The investor-returns gap—which measures the gap between average investor and average official fund returns—is shrinking and returns are rising.
The findings about this gap are detailed in the second global “ Mind the Gap” study, which compares asset-weighted investor returns with straight averages of category returns to compare the average fund with the average investor. These results give us some insight into where global investors make good use of funds and where they don’t.
In general, investor-return gaps expand in dramatic pivot years as investors react abruptly to market changes, but steady gains over most of the 2010s have made it easier for investors to stay the course.
This year’s study also included several enhancements.
- We included extinct funds in order to avoid survivorship bias. We achieved this data through a portfolio calculation that used monthly flows and returns for funds, so extinct funds would be included until their merger or liquidation date. This also had the benefit of more precisely capturing the timing and impact of monthly flows than our past studies have.
- We included exchange-traded funds for the first time by comparing monthly assets under management and returns. This meant we didn’t capture short-term trades in ETFs but did capture longer-term flows.
Below, explore some of our key conclusions about the gap in global investor returns.
Overall investor-returns gaps ranged substantially by country
Our research found the gap ranged from a negative 119-basis-point gap per year (in Singapore) to a positive 65-basis-point gap (in Australia). The U.S. gap was negative 45 basis points and Europe was negative 53 basis points.
These returns are shown on the chart below.
Asset-allocation funds help investor returns
Looking at fund groups, we found that asset-allocation funds tended to have the biggest gaps. For example:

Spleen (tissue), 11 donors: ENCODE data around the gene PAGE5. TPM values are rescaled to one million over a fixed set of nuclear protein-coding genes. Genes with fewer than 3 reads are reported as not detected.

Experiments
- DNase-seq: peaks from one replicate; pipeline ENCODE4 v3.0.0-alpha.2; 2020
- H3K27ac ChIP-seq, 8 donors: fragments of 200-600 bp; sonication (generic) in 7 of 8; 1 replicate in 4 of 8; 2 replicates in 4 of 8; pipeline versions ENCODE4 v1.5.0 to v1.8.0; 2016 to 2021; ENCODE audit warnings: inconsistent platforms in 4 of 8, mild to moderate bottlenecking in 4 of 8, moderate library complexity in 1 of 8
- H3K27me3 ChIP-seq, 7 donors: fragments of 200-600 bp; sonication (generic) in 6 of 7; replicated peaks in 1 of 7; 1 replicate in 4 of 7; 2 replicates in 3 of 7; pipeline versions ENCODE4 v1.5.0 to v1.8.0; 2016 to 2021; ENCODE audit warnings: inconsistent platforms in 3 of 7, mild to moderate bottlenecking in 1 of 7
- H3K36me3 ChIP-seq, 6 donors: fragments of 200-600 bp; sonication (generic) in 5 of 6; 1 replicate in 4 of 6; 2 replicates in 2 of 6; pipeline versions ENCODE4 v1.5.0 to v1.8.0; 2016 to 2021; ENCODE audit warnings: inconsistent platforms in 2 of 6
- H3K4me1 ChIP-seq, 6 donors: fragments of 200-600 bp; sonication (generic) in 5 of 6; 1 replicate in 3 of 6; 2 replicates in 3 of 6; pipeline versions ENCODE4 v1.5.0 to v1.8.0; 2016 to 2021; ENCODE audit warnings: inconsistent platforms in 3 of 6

- U.S. allocation funds produced a positive gap of 0.22% above annualized returns of 5.54%.
- European asset-allocation returns were 32 basis points above annualized returns of 3.72%.
- Australian allocation fund investors topped official returns by 72 basis points.
There are two likely explanations for this trend. One is that allocation funds generally mute the swings of pure equity funds and thus avoid producing the extremes that trigger investors to make poor timing moves. The second is that in some markets, such as the U.S., allocation funds are the preferred vehicle for automatic savings vehicles like 401(k)s.
Factors affecting investor returns
For the study, we also explored the factors that may play a role in investor-return gaps. Specifically, we looked at investor returns by expense ratios and standard deviation, finding that low costs and low-volatility funds tend to produce higher investor returns in most markets and asset classes.
This suggests there are actions that investors and investment professionals can take to improve real-world results. Investors fare better in lower-cost, less-volatile funds and everyone involved in the investment process can work to help investors down that path.